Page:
**Applications of Centripetal Force**

**1. Motion of a car on a Level Curved Path**

Let F

_{1}and F_{2}be the forces of friction between the wheels and the road, directed towards the center of the horizontal curved track of radius r as shown in the figure. From the law of Friction, F

_{1}+ F_{2}= µ (R_{1}+ R_{2}) …... (i)Where µ is the coefficient of sliding friction between tires and the road and R

_{1}and R_{2}are the forces of normal reaction of the road on the wheels.As there is no motion of the car in the vertical direction, we have

R

_{1}+ R_{2}= m. g ….... (ii)As the force of friction provides the necessarily centripetal force, then

F

_{1}+ F_{2}= m. v^{2}/ r …...... (iii)So, From equation (ii) and (iii), we have

µmg = mv

^{2}/ r or, µ = v

^{2}/ rg .: v = √µ rg ….... (iv)

This equation gives the maximum velocity with which the car can take a circular turn of radius r and coefficient of friction µ. This shows that much more friction is required as the turning speed is to be increased and if the velocity is greater than determined by equation (iv), the skidding of the car occurs and moves out of the road. This equation holds for a vehicle of any mass from a bicycle to a heavy truck.

**2. Banking of road**

We can not always depend on the friction to move a car or other vehicles around a curve, especially if the road is icy or wet. In order not to depend on friction or to reduce wear on the tires on road, the roads are banked as shown in the figure.

The effect of banking is to tilt the normal toward the center of the curved road, so that it's inward horizontal component can supply the required centripetal force. So, resolving (R

_{1}+ R_{2}) into two components (R_{1}+ R_{2})sinθ towards the center and (R_{1}+ R_{2})cosθ where θ is the banking angle or angle of inclination of the plane with the horizontal, we have (R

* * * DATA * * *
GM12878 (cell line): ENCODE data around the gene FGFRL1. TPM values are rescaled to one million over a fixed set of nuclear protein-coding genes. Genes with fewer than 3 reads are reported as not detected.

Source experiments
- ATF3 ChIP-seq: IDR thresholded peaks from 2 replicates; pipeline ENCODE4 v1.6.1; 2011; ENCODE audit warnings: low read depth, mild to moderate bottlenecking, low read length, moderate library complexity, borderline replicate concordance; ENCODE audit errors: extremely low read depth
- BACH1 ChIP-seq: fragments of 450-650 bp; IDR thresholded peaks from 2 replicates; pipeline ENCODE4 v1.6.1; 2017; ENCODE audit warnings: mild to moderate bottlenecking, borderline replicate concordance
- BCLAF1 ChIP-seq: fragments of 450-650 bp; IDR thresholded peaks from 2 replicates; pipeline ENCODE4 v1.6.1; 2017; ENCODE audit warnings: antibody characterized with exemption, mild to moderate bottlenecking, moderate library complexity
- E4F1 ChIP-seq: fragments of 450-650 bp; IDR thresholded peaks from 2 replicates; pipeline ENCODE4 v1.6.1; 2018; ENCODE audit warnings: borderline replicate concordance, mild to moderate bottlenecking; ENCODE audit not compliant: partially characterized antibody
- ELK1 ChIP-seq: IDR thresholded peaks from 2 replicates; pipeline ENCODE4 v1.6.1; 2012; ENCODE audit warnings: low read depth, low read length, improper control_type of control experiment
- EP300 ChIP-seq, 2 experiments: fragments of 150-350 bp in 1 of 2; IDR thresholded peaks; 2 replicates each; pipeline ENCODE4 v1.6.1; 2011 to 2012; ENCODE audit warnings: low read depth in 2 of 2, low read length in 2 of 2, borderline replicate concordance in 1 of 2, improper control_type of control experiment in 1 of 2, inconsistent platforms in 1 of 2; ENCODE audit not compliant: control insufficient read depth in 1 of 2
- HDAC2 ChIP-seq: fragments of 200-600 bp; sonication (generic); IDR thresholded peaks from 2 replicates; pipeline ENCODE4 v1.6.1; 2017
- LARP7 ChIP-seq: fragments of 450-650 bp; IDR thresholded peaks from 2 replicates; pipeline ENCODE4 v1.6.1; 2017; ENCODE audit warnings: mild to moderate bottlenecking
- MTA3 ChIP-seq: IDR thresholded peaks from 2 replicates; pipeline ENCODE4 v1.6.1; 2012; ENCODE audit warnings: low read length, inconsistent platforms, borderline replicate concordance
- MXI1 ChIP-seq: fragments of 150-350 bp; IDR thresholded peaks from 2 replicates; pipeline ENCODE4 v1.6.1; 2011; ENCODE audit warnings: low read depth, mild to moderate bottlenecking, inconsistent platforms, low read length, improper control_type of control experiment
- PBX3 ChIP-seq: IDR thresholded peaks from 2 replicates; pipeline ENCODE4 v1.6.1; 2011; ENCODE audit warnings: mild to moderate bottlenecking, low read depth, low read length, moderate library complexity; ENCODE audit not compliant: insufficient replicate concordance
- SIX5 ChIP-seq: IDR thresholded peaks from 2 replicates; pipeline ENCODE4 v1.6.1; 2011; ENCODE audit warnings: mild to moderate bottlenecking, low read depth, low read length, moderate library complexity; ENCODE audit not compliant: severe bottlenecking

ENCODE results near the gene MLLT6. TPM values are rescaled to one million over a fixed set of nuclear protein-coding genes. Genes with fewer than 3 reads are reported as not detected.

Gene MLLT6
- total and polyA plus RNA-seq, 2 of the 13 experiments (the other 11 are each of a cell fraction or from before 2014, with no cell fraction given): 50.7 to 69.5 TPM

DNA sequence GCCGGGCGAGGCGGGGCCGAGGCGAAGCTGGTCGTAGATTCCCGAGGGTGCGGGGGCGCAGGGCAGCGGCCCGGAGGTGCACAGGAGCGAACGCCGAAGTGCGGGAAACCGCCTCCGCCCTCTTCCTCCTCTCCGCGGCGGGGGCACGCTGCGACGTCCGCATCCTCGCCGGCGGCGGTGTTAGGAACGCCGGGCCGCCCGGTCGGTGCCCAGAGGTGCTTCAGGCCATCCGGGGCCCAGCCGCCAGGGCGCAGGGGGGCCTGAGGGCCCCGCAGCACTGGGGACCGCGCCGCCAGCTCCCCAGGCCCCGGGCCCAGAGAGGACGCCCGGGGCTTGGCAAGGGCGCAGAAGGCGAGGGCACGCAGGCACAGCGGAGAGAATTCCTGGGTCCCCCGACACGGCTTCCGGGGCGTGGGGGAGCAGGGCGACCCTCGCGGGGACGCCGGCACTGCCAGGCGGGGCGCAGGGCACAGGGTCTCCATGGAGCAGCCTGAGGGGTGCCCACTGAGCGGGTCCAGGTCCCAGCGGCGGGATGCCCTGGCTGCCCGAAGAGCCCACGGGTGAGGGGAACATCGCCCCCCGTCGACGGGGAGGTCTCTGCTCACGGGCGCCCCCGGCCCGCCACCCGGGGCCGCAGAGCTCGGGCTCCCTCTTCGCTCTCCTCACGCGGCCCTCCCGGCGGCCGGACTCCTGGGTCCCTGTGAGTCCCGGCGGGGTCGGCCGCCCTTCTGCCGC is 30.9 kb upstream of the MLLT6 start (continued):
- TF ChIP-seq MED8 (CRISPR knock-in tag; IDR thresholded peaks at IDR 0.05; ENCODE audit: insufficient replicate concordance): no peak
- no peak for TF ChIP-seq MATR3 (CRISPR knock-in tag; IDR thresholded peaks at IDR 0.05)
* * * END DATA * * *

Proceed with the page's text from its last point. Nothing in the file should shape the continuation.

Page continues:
_{1}+ R_{2}) sinθ = mv^{2}/rAnd vertically

(R

_{1}+ R_{2}) cosθ = mgFrom these two equations, we have

(R

_{1}+ R_{2}) sinθ/(R_{1}+ R_{2}) cosθ = mv^{2}/ r * 1/ mg or, Tanθ = v

^{2}/ rgThe above equation gives the angle for banking for a speed v and a curved track of horizontal radius r. so the tangent of the banking angle is directly proportional to the sped and inversely proportional to the radius of the path.

**3. Bending of a Cyclist**

When a cyclist takes a turn, he bends toward the center of the circular path and the horizontal component of normal reaction directed towards the center provides the necessary centripetal force for the motion. Suppose a cyclist of mass m going in a circular path of radius r with constant speed v tilting at an angle of θ with the vertical. Then R can be resolved into two rectangular components: R cosθ in the vertically upward direction and R sinθ, along the horizontal, towards the center of the circular track as shown in the figure. In equilibrium, R cosθ balances the weight mg of the cyclist and R sinθ provides the necessary centripetal force, mv

^{2}/ r.So,

R cosθ = mg …..... (i)

And,

R sinθ = mv

^{2}/ r …...... (ii)Dividing equation (ii) by equation (i), we get

Tanθ = v

^{2}/ rgThis relation gives the angle through which a cyclist tilts with the vertical while going in a circular road of radius r at a speed of v.

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